Evening the Odds

Just before the Davis Cup quarterfinals got underway, the countries of Kazakhstan and Argentina both received a boost to their chances of advancing to the semis. Kazakhstan had already caught a break going into its quarterfinal clash with the Czech Republic, as Czech No. 1 Berdych had announced earlier that he would be sitting out the tie to nurse a shoulder injury. Now Czech No. 2, Stepanek, won’t be competing in the singles on the tie’s opening day. Stepanek will be playing his first event since neck surgery and will be eased into the competition by starting in the doubles on Saturday. It is unknown whether Stepanek will play the reverse singles on Sunday if the tie still hangs in the balance, but either way, it’s a break for the host nation. Similar to Kazakhstan, Argentina is also benefiting from the withdrawal of a player from the opposing squad, though its effect isn’t as great. Gasquet was forced to forfeit his place on Team France due to the ankle injury that plagued him in March. He’s been replaced, however, by the very talented Simon. Simon hasn’t had quite the hot hand that Gasquet has enjoyed of late, but he’s no slouch and capable of playing big-time tennis anywhere, any time. In short, these ties are too close to call.

Rotten Luck

Poor Andrea Petkovic. The affable German just can’t seem to catch a break when it comes to injuries. Her litany of injuries is well documented, and after this week, you can add one more to the list. Petkovic, who was finally starting to notch some wins and was scheduled to meet fellow wildcard Wozniacki in the Round of 16 in Charleston, was forced to withdraw due to a right calf injury. Petkovic explained that the calf had been giving her trouble since Miami and indicated she may have hurt it through relying on that calf muscle too much in order to protect her troubled knee. Petkovic was upbeat despite the disappointment, stating at this stage, she’d rather take precaution than risk yet another serious and lengthy injury layoff. Smart move on her part. Hopefully she’ll recover quickly and once again be giving fans plenty to cheer in the near future.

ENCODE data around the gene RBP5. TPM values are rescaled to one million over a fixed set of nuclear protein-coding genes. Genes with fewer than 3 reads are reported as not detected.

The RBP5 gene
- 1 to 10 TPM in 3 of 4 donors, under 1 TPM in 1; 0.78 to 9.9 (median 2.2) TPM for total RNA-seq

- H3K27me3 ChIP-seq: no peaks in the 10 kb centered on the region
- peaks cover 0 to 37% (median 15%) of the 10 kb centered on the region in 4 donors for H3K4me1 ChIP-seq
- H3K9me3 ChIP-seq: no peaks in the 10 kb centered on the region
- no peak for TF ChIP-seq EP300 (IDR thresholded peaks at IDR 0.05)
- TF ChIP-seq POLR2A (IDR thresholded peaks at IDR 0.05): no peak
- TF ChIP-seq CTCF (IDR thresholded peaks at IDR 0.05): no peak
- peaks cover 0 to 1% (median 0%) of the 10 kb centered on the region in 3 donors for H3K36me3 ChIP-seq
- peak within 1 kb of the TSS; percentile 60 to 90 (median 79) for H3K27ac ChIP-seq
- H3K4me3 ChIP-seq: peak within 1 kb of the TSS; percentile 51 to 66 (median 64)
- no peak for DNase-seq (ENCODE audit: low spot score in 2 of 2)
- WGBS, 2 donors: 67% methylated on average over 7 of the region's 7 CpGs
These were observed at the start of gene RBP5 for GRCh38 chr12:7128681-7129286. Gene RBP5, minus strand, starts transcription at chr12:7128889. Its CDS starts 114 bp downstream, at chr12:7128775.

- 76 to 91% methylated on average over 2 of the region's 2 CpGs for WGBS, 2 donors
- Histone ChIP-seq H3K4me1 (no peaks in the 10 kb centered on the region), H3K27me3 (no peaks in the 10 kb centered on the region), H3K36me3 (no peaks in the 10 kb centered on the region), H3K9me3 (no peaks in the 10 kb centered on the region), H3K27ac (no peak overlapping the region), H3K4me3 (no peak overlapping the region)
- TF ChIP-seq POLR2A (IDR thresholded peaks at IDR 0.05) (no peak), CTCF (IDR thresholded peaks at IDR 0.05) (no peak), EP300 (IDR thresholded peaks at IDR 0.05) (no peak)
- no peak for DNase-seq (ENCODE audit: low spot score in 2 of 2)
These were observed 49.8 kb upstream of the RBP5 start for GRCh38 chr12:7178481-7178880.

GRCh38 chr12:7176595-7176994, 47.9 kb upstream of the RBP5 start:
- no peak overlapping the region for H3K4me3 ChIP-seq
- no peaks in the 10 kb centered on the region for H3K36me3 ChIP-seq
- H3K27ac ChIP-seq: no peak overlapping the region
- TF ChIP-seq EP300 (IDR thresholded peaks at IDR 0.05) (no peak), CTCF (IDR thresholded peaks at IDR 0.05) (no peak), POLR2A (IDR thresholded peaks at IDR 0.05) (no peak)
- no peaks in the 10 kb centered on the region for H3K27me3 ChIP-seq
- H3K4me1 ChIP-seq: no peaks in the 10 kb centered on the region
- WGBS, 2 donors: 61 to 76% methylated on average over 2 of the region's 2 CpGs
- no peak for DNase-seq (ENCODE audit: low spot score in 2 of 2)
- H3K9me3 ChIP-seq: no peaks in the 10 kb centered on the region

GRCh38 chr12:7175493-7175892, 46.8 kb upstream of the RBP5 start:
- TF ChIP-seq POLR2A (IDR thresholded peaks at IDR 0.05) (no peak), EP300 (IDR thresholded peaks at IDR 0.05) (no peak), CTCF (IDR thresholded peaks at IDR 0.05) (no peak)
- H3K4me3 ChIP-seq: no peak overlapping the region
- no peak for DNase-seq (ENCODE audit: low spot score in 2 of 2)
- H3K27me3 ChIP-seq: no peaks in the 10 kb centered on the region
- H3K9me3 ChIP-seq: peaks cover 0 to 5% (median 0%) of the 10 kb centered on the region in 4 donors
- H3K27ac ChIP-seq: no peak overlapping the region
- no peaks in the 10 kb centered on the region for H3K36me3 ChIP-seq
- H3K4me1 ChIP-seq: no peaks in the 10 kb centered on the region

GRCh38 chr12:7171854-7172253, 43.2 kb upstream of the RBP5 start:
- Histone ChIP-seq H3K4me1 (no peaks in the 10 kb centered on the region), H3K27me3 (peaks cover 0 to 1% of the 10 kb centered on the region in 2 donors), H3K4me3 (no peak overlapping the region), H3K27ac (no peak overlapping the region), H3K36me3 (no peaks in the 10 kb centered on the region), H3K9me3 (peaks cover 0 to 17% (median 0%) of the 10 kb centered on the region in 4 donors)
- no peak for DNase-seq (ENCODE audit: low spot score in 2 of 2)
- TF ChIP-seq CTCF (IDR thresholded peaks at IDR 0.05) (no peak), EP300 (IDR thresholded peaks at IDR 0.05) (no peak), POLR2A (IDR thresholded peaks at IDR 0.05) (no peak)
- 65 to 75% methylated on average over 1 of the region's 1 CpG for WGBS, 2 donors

Preview: Spain set to host epic Davis Cup clash with Argentina – Live Coverage

by Stephanie Neppl

Seville is set for what should be an epic Davis Cup final between two of the most likeable teams in tennis: Spain and Argentina. Take a look at pics of the teams interacting this week and you’ll see smiling faces between the players and endearing moments. It’s clear there’s mutual respect and friendship between many of the teams’ top players.

Spain is the favorite, without question. The team is the host and has won four titles in the past 10 years, with the slow clay certainly helping them.  And yes, it boasts Rafael Nadal, arguably the best clay court player ever as well as #5 David Ferrer who’s had a career best year.

This Davis Cup final yields so many storylines and so many questions. Will the Argentineans be healthy enough to be competitive , particularly with Davis Cup veteran David Nalbandian still battling injuries? Will Nadal, mentally exhausted from a topsy-turvy year on tour, find the strength to lead his team to another title? Will Fernando Verdasco and  Feliciano Lopez redeem themselves after losing badly in Spain’s narrow victory over the US in the semifinals? Will Juan Monaco, Argentina’s most in-form player of late, step up against his good friend Nadal in the opening match of the tie?